Balsamic Roasted Green Beans

Balsamic Roasted Green Beans

We’re well into fresh-from-the-garden green bean season, and green beans are one of my favorites. My usual preparation involves steaming them for a few minutes then slathering them in fresh butter and a sprinkle of salt in order to get them on the table as quickly as possible!

But occasionally, everyone needs a change of pace, so I recently tried these balsamic roasted green beans. Quite delicious, I  must say. The balsamic cooks down into a syrupy glaze, and there’s a subtle sweetness that emerges after spending some time in the oven that I don’t get from the standard steaming.

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Plated Landscape 2015

For the fourth year running now, we’ve attended a Plated Landscape dinner put on by Chef Ben Bebenroth and Spice of Life Catering. This year’s event was made special by the fact that, not only was it the first dinner of the season, but it was the first one ever held at the Bebenroths’ new farm in the Cuyahoga Valley National Park, christened Spice Acres.

Beautiful, and no artificial colors!

Beautiful, and no artificial colors!

S and I were joined by most of our mushroom-hunting group from last year, as well as about 60 others. Pre-dinner festivities involved a beet-infused vodka cocktail, cucumber gazpacho, and mushroom-pork pot stickers, all enjoyed while resting on velvet couches placed upon a carpet of needles within the cozy confines of a small stand of old pines. With live music to boot.

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Eat Your Weeds: Purslane

Edible Purslane

Every now and then, I do a little piece highlighting one of the edible plants that grow nearby, often without us even realizing it. There are so many things that we classify as weeds that, in reality, are completely edible, often very healthy, and surprisingly delicious. And the best part is, because they’re weeds, you don’t have to do anything to take care of them. It’s quite fun to go out and gather a salad consisting of nothing that you actually planted.

Today’s weed is purslane, a low-growing succulent. If you think that it looks like that portulaca that you plant for flowers, you’re right: it’s a member of the same family. It will radiate outward along the ground for a foot or more if you let it. The reddish stem is covered with fat, fleshy, rounded leaves, and the flowers do resemble the ornamental portulaca’s, though they’re much more inconspicuous.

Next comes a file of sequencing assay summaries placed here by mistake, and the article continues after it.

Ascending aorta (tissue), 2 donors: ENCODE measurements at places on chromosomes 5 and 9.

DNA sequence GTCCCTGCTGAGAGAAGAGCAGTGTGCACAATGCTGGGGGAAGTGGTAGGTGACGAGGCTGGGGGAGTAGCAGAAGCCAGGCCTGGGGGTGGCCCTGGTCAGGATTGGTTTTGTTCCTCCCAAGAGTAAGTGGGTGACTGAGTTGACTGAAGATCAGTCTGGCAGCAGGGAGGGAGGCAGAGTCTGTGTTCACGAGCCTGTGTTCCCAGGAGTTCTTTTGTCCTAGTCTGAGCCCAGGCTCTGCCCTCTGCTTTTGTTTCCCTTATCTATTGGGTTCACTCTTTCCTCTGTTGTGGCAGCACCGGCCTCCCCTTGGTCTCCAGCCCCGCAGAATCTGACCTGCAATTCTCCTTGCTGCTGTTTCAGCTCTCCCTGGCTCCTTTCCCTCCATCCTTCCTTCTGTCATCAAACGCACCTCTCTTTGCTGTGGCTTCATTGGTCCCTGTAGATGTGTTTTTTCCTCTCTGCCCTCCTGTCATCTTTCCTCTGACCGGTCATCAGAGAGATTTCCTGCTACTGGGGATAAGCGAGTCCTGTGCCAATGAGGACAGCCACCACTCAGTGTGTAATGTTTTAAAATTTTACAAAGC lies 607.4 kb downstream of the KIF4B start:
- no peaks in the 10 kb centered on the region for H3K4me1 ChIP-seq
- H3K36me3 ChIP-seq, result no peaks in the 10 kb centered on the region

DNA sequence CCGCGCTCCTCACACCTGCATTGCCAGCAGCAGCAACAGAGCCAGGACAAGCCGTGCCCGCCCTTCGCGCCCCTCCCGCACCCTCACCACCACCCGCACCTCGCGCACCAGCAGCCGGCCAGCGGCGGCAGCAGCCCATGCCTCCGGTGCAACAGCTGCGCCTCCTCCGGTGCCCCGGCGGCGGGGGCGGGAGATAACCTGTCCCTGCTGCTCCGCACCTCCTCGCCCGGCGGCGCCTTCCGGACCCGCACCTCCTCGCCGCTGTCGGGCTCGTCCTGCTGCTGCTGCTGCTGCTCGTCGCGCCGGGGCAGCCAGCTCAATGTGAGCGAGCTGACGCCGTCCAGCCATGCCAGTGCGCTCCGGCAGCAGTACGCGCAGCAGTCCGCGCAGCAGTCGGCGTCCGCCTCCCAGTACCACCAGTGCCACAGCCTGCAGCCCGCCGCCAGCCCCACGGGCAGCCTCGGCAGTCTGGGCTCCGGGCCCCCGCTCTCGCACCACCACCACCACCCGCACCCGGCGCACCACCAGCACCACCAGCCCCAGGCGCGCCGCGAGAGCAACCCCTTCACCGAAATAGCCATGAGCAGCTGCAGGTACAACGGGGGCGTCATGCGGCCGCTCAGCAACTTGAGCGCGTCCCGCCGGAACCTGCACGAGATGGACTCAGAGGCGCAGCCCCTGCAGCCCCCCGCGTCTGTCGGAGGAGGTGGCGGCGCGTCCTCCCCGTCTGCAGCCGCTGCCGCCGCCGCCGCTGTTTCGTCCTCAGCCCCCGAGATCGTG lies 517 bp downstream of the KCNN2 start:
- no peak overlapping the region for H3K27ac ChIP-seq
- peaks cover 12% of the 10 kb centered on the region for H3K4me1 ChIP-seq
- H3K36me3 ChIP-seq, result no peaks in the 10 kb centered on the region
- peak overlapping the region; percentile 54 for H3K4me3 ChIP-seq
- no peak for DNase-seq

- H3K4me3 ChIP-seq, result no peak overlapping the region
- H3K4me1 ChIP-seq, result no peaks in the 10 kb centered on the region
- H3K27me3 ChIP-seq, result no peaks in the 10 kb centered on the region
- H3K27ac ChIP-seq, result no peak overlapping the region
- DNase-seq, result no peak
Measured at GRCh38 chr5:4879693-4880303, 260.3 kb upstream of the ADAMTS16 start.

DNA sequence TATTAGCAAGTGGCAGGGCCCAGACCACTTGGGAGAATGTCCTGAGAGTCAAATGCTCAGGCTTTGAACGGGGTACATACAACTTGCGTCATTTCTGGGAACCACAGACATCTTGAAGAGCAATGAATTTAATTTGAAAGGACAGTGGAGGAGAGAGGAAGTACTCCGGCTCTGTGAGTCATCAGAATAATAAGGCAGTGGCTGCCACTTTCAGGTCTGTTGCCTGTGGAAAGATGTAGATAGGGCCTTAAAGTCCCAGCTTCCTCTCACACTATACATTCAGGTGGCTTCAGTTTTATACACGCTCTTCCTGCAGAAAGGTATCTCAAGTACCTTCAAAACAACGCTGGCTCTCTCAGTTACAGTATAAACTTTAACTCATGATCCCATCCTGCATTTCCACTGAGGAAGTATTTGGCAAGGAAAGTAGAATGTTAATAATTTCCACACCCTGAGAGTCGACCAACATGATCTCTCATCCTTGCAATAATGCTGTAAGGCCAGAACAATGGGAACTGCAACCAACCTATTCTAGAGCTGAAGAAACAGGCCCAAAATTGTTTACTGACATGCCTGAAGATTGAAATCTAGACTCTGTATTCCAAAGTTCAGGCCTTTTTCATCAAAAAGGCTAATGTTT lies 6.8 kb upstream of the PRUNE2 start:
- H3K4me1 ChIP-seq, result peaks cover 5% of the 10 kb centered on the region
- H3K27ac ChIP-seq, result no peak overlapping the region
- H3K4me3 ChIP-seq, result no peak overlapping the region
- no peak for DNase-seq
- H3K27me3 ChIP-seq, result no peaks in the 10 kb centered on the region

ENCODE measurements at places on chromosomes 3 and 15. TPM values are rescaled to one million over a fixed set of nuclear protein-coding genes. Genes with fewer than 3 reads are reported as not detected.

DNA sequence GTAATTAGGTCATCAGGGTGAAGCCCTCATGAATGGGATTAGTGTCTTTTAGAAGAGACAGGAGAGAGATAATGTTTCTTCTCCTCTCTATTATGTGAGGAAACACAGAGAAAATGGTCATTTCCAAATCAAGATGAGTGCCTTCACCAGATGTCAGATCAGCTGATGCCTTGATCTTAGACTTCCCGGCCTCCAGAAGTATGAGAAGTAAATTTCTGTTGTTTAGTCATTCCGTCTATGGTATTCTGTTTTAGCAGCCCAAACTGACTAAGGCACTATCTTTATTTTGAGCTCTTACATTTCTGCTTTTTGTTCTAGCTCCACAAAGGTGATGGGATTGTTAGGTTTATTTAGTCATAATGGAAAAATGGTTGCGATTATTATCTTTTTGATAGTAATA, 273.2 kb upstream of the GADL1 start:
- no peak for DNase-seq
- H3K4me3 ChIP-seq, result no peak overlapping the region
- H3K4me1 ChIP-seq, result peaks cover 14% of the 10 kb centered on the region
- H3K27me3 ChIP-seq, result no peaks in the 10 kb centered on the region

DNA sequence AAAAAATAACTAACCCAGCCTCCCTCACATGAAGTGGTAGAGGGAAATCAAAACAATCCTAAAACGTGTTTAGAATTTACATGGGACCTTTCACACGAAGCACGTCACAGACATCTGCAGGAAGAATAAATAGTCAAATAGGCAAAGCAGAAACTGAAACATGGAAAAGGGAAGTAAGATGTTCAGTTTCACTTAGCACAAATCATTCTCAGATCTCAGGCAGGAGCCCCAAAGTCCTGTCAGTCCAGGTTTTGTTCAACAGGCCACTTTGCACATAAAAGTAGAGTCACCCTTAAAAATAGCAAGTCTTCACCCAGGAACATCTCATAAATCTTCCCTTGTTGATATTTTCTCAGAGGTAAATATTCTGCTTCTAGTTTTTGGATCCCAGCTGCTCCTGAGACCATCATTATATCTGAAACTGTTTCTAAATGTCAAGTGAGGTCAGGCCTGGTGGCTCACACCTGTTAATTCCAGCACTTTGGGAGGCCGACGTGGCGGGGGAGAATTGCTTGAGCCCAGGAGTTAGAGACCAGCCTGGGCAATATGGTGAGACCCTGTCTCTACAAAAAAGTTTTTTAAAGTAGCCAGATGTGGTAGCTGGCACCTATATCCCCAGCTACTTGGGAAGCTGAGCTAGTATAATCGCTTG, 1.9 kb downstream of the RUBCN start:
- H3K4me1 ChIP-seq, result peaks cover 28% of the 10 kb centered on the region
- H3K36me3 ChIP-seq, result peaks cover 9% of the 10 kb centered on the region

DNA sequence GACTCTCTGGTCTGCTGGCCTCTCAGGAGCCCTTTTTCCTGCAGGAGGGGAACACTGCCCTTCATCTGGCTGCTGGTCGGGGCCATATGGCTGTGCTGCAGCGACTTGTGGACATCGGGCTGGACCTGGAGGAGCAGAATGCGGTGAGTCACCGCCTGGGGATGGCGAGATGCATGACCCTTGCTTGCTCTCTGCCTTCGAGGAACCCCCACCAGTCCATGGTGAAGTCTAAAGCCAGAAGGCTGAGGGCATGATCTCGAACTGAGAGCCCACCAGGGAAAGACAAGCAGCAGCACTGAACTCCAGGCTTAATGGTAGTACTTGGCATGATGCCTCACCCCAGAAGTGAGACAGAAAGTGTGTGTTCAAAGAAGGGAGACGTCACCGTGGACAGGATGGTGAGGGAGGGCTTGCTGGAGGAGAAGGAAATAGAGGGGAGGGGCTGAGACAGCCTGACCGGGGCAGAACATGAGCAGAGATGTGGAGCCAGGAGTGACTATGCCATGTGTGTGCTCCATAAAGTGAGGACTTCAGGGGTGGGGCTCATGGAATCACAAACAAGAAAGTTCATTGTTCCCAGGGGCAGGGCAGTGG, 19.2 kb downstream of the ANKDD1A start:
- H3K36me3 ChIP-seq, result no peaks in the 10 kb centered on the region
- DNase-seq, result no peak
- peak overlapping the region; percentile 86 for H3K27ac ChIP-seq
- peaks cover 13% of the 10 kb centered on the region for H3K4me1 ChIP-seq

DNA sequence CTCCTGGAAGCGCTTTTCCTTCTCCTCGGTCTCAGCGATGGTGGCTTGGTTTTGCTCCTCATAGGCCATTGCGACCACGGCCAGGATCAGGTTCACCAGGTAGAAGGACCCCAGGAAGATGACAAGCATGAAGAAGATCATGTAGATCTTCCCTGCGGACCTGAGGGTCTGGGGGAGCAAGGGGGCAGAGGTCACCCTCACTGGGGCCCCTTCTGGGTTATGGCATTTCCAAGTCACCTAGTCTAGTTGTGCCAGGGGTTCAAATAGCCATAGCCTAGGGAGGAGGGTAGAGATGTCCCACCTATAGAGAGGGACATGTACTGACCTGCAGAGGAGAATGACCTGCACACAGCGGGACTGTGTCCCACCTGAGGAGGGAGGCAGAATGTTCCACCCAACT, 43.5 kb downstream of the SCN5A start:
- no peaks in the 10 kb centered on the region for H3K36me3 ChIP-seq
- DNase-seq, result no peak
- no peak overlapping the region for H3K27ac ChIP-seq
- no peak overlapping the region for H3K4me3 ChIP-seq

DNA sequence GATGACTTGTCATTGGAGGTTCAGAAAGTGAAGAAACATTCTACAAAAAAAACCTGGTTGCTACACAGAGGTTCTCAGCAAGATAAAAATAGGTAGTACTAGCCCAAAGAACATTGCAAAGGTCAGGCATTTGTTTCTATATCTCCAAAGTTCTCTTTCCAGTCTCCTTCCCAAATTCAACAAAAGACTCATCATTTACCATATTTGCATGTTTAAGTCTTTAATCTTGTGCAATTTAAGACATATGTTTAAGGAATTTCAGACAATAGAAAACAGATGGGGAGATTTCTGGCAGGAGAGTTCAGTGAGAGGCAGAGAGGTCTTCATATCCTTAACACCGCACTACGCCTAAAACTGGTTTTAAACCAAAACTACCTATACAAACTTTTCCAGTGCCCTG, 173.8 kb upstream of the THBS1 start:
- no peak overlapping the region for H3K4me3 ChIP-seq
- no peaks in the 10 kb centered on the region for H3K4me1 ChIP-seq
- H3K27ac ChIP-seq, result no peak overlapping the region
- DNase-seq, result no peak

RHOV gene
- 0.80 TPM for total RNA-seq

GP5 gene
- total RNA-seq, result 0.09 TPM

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What Are Garlic Scapes?

Garlic Scapes

I told C the other day that we were going to have garlic scapes for dinner.

He asked, “where is the garlic trying to escape to?”

Probably not an uncommon response to a mention of garlic scapes. But while it certainly does look like the scapes are trying to escape, a garlic scape is simply the flowering part of the plant. If you’ve ever seen an onion or other allium in bloom, that’s kind of what this is like. The big difference from onions is that garlic scapes grow long and curly and people often pick them to eat.

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The Backyard Medicine Cabinet: Valerian

The Backyard Medicine Cabinet - Valerian

If you’ve ever had trouble sleeping, as I have, then there’s a good chance you’ve heard of valerian.

Valerian is a well-known herbal sleep aid that has, in recent years, popped up more and more in the vitamin and supplement section of drug stores. It’s become more popular because it can be just as effective as many pharmaceutical products, but has none of the side effects.

The plant is a native of temperate Europe, and while it has naturalized in North America, it’s probably not something that you’ll find amongst the dandelions in your yard. I’ve never seen wild valerian around here, but I’ve planted some and it has adapted just fine.

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